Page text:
Pepsi coke when price of a substitute good goes up

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Unformatted text preview: Substitutes consumed instead of A » Coke and Pepsi Coke » When price of a substitute good goes up When substitute good demand for A goes up (shits to the right) Complements of good A: goods that can be Complements consumed together with A » Coffee and Sugar Coffee » When price of a complement goes up When complement goes demand for A goes down (shits to the left) Change in Demand & Change in the Quantity Demanded Decrease in the Quantity Demanded Increase in Demand P B A C D1 D0 D2 Q Decrease in Demand Increase in the Quantity Demanded Fig 3.3 Supply Curve Supply Supply curve is the relationship Supply between two economic variables » Price of a given good » Quantity of this good firms are willing to sell at that price in a particular time period » Ceteris paribus Ceteris Supply Schedule Supply Price ($) Quantity Supplied 280 320 360 400 440 480 520 560 600 2 8 14 18 22 26 30 32 34 Table 3.2 Supply Curve Supply 640 Price 560 480 400 320 240 0 10 20 30 40 Quantity Supplied Fig 3.4 Law of Supply Law Ceteris paribus, the higher the price, the higher the quantity supplied in the market; and the lower the price, the lower the quantity supplied in the market Law of Supply Law Why does supply curve slopes upward? Why We need to understand behaviour and We cost structure of firms to answer this question (Chapter 6) As output increases inputs become As more scarce which increases costs of production – need a higher price to compensate for this Shifts in Supply Shifts Supply curve shows the relationship Supply between Price and Quantity Supplied, keeping keeping other things fixed Graphically this corresponds to movement Graphically along the supply curve: change in price and quantity supplied What happens when some those other things other change? change? Shift of the Supply Curve: increase or Shift decrease in supply Fig 3.2 Shifts in Supply Shifts P Sold Snew Q Fig 3.5 Factors Which Shift Supply Factors Technology Technology Price of input goods Price Government taxes, subsidies Government and regulations Number of firms in the market Number Expectations of future price Expectations Change in Supply & Change in the Quantity Supplied Decrease in the Quantity Supplied Decrease in Supply P D S1 S2 F E S0 Increase in Supply Q Increase in the Quantity Supplied Fig 3.6 Finding Market Equilibrium Price ($) Price QD QS Shortage or Surplus 280 320 360 400 440 480 520 560 600 36 28 22 18 14 10 6 4 2 2 8 14 18 22 26 30 32 34 -34 -20 -8 0 +8 +16 +24 +28 +32 Effect on Price ↑ ↑ ↑ ↔ ↓ ↓ ↓ ↓ ↓ Table 3.3 Equilibrium Price & Quantity 640 Surplus S Price Equilibrium price ($400) 560 480 400 320 D 240 0 10 20 30 40 Equilibrium Quantity Shortage quantity (18000) Fig 3.7 Increase in Demand P S P1 P0 DNew DOld Q0 Q1 Q Pe↑ & Qe↑ Fig 3.8 Decrease in Supply P SNew SOld P1 P0 D Q1 Q0 Q Pe↑ & Qe↓ Fig 3.9 Effects of Shifts in Demand & Supply Demand Shift Shift Effect on Pe Effect on Qe Demand ↑ ↑ ↑ Demand ↓ ↓ ↓ Supply ↑ ↓ ↑ Supply ↓ ↑ ↓ Table 3.4 Conclusion Conclusion Demand and Supply model can be Demand used to » predict what happens in the market after changes in exogenous variables » analyse effects of government policies such as price controls and subsidies...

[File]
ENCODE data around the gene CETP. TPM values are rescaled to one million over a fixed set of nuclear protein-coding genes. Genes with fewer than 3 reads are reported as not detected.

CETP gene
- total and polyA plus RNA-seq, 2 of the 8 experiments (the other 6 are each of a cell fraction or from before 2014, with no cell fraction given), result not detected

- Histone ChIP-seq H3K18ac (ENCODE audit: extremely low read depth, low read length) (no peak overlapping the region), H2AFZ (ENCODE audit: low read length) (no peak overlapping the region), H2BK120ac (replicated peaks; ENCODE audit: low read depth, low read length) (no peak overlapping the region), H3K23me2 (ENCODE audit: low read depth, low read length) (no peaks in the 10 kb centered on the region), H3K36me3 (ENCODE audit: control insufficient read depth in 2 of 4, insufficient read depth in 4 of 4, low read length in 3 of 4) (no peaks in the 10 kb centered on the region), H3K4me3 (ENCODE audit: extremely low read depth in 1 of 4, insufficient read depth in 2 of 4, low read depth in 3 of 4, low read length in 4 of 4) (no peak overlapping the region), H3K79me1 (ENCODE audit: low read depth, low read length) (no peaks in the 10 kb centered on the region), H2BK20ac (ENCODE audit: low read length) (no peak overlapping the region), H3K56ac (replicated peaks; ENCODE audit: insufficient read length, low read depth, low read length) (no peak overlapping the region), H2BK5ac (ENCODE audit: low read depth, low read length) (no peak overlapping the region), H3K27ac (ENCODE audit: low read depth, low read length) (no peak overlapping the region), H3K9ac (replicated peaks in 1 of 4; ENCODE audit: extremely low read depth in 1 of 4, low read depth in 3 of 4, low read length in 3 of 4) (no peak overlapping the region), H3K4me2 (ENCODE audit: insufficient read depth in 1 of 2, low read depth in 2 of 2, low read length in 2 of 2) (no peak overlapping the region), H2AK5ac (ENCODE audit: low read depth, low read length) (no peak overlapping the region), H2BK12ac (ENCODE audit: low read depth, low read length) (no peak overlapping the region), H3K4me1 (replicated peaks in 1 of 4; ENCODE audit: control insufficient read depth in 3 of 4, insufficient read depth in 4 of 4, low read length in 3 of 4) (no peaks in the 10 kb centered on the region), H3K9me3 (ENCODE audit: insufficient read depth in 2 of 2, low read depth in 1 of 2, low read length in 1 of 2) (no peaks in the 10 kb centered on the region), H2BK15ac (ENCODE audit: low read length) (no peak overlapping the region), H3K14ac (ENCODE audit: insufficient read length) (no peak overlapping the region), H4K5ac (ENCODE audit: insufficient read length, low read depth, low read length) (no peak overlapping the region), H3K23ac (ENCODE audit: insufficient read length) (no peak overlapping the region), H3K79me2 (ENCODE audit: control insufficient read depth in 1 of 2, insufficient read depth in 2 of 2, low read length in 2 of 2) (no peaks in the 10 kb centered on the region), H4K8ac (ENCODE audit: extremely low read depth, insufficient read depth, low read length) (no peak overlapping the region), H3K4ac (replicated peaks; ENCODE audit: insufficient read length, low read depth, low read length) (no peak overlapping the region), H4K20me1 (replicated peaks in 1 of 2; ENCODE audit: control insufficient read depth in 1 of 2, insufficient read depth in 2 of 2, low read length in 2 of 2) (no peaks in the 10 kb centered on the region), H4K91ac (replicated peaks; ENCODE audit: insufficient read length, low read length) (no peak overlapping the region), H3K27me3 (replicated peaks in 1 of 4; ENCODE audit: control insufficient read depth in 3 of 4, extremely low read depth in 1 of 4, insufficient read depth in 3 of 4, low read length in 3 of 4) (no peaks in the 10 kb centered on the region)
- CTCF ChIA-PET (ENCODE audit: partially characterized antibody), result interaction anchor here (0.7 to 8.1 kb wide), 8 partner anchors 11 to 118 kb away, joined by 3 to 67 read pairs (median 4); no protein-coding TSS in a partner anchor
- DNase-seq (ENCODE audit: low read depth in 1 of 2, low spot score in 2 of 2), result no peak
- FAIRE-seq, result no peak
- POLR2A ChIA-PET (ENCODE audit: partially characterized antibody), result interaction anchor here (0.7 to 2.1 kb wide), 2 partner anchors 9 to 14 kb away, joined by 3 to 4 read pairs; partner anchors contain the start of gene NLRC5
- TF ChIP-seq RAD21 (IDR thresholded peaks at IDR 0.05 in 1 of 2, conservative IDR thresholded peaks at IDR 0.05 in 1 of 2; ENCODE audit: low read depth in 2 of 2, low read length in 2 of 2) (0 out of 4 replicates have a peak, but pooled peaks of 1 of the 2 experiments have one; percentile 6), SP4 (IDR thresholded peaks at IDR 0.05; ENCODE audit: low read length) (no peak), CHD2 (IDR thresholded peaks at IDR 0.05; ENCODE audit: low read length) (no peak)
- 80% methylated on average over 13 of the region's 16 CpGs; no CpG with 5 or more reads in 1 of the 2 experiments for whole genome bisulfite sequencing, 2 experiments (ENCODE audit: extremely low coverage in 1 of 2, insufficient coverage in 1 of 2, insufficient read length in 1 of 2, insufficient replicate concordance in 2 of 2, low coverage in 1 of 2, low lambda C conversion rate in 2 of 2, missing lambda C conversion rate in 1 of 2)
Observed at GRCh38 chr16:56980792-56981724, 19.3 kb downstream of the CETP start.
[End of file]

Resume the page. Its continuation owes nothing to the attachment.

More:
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This note was uploaded on 05/04/2013 for the course ACCY 231 taught by Professor G during the Three '12 term at University of Wollongong, Australia.

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